The Sequel to "A Fish Named Walter": Walter's Family
Last year I shared with you the story of Walter. Walter was the largest small mouth bass I have ever caught at 5 lbs. 7 ounces and almost two feet long. I caught Walter during the month of August in 1998.
Being a regular visitor to the Quetico Park for the past eight years now, one accumulates memories. (The personal victories of catching trophy fish that last a life time.) Walter was and is a memory that I will replay in my fishing mind the rest of my fishing days! Never did I expect what was about to take place the very next year, on Walter's home turf. This event would surely surpass the memory of 1998.
We had left base camp early after a quick breakfast. We found ourselves paddling to Walter's home lake. The weather was perfect, as a slight breeze started to warm us from the southwest. "Perfect drifting wind" I thought to myself as my paddle strokes became a little stronger now, drawing closer to one of my most productive big bass lakes.
Walter is a bass that lives with his family on a large rock pile. The year before I caught Walter, I caught his cousin (another trophy bass) from the same rock pile.
We entered the lake after a short portage. Inside me my confidence was high. We immediately started working the shoreline with our light tackle presentation, allowing the four inch worm to fall out of sight. Being in the right spot at the right time also is an advantage. As I looked to my right, I watched a giant smallmouth cruise over a large rock and disappear into the darkness. I placed my worm in the direction of his travel, and he took it in! Four pound test does create a challenge within itself. After a lengthy battle, Walter's cousin was in the canoe and on the scale at 4 lbs., 12 ounces.
We proceeded to work the shoreline when my partner Brad, hooked on to one. Excitement was pretty thick now, as we had only begun to fish. Brad beautifully landed the fish, another cousin weighing in at 3 lbs., 5 ounces. Wow, could this get any better? A short distance away, Brad connects with another bass. This one weighing a healthy 3 lbs., 9 ounces.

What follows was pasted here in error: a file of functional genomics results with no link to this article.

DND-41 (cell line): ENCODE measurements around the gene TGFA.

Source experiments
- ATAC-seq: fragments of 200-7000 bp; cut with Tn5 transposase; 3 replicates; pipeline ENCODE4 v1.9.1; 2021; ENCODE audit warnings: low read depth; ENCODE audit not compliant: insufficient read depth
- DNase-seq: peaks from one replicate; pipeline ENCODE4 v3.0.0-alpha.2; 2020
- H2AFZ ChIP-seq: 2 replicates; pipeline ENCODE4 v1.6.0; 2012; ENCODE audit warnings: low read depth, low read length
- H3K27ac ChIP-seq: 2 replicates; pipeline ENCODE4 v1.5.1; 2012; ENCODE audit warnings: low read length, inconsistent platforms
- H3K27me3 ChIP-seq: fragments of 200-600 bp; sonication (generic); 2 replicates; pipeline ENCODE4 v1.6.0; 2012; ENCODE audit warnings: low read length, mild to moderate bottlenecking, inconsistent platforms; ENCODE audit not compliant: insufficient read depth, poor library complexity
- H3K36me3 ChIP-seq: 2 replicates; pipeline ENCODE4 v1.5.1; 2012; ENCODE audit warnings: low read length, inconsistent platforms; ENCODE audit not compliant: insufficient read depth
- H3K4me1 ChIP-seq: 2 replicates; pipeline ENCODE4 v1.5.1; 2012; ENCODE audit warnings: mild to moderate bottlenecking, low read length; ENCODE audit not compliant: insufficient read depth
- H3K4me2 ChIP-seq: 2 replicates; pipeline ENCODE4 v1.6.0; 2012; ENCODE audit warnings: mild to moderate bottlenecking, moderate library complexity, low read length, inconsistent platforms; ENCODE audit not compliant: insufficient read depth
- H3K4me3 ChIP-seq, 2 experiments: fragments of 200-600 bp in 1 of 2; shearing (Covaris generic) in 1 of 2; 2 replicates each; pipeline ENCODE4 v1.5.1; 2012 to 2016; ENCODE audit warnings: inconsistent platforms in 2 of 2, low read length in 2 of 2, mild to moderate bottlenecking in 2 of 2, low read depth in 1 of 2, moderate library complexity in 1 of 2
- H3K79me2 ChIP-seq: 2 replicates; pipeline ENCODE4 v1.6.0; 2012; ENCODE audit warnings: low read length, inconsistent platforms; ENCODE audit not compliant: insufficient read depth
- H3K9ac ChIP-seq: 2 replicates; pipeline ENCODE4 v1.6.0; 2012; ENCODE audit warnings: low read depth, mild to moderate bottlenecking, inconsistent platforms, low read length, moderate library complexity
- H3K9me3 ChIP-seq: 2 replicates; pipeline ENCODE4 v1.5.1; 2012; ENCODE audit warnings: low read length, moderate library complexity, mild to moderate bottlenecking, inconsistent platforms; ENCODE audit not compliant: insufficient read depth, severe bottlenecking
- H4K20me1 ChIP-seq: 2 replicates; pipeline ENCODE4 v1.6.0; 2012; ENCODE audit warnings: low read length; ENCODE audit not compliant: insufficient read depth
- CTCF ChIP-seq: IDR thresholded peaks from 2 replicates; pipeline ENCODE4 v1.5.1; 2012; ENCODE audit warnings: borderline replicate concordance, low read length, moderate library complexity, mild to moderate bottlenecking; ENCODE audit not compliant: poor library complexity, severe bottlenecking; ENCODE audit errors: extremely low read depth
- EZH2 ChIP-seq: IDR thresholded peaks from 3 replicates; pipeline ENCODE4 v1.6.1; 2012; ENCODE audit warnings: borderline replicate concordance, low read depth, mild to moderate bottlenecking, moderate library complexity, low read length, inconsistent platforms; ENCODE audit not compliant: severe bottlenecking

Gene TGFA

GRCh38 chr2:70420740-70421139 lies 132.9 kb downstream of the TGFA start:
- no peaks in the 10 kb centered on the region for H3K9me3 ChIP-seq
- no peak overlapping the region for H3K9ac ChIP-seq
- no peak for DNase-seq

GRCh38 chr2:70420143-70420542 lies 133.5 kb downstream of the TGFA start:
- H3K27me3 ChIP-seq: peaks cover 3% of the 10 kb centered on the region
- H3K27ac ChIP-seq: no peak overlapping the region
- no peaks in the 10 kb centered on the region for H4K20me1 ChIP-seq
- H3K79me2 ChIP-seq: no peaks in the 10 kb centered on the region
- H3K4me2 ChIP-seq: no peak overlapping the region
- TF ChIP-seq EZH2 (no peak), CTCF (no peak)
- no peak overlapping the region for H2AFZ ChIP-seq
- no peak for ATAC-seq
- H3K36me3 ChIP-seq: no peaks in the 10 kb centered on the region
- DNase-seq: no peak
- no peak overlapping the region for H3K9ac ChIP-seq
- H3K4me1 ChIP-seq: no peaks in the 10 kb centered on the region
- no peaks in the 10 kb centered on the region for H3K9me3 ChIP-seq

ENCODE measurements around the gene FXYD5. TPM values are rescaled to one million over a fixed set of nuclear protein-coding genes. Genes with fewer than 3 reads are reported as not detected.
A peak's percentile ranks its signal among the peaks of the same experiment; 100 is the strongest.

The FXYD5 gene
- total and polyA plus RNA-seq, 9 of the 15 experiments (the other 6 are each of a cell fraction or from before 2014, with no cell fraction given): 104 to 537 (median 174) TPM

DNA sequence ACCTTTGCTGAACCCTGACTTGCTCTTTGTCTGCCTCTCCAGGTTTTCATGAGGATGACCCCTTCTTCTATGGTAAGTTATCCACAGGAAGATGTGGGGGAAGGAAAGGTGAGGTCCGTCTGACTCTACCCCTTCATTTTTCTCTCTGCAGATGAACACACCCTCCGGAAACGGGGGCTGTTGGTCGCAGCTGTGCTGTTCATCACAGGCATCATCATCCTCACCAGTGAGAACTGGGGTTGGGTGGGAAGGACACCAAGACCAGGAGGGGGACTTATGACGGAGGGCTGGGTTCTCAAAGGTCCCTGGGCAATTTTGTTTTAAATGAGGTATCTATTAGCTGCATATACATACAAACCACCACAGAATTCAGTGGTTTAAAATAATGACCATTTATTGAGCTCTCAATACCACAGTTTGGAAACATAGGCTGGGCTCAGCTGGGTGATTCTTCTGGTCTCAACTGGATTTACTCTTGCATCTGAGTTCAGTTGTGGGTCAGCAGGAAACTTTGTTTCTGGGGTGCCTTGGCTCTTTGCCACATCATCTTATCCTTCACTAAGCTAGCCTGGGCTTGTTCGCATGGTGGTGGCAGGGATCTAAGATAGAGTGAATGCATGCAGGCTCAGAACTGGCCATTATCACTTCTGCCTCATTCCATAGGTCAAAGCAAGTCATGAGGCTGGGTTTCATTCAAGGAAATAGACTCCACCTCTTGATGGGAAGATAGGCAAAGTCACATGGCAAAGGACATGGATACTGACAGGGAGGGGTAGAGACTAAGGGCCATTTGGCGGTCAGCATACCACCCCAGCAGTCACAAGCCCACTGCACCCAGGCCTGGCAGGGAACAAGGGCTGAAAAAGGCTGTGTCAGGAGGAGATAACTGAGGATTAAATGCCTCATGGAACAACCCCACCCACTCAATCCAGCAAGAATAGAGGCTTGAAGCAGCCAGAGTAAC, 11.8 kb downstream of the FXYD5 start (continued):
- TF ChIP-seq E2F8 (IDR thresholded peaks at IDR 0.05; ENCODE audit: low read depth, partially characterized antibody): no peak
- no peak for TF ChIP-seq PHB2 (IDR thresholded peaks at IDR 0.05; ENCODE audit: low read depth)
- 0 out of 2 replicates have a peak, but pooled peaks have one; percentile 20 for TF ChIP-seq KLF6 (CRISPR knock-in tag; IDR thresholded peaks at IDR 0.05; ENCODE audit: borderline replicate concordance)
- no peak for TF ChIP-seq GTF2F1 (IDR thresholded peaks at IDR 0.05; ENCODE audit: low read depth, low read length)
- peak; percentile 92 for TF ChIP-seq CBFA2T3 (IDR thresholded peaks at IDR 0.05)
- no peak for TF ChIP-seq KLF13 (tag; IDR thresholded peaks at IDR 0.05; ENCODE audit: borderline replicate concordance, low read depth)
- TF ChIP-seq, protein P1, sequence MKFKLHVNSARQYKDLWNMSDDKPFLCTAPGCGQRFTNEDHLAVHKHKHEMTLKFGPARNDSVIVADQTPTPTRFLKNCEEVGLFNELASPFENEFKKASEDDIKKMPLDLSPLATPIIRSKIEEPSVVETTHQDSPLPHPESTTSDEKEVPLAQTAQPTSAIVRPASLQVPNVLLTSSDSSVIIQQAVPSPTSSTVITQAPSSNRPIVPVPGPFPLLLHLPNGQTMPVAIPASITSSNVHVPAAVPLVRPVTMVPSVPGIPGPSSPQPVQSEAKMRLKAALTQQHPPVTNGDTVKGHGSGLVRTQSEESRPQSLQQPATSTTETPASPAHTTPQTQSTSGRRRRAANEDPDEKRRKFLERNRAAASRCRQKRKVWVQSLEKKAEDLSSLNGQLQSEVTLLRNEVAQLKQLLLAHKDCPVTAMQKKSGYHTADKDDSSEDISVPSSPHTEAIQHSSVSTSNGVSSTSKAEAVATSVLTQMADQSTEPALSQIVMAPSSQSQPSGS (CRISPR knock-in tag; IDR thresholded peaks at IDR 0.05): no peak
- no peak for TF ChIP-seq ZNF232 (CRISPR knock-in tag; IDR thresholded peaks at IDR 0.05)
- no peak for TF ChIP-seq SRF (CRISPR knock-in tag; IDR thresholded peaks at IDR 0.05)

We had arrived at "Walter's Rock Hotel" by now. Feeling oh so confident that Walter would be over six pounds this year, we began drifting over the rock pile. As we waited in anticipation, I could picture everything that was taking place in the deep, dark waters below. I kept going back in time to the day I caught the great fish, only to be disturbed by a great weight on my line. Could it be, I thought? Only for a moment did I feel the the fish, and then like that he was gone -- I knew it was a big fish. Not enough hook set, I said to myself. A big fish was not to be caught at Walter's house, but maybe on another day.
We moved off of the area and arrived at the opposite shoreline. With the thoughts of a big fish still fresh in my mind, I proceeded to set up the canoe for our drift. Our first pass through, my recently missed opportunity was replaced by a tight line and another big fish. (At this point I know we were being presented a once in a life time fishing day.) The bass became tired. When I could finally pull him from the water, he weighed a whopping 4 lbs., 15 ounces -- what a beauty! I guided the canoe back to our starting point, and soon had another trophy on my line - a 4 lbs., 5 ounce beautiful bass.
Well, let's recap the day; five smallmouth in a few hours weighing a total of 20 lbs., 14 ounces. Truely a day in paradise.
By now we had worked our way around the lake, and as all good memories have to end, we started to paddle back out of the lake. We were met by two canoes traveling through. They stopped us and asked how the fishing had been. Of course, we could barely contain ourselves. We said it was good and paddled away, as today's victories were being etched into our Quetico memories.
Oh yeah, being totally filled with visions of trophey bass, and completely oblivious to our surroundings, we paddled right up to a cow moose and her two calves. Sometimes, something is so big you just miss it, as was the situation with the moose & calves. After a few pictures we moved on, and our day was complete.
We won't be visiting Walter's lake this year, we will be inviting new memories as we spend time in a different area of the Quetico. As I look out the window at our winter snow, my thoughts are on the Quetico, and the memories she'll create for us this year.
By: Curt Iverson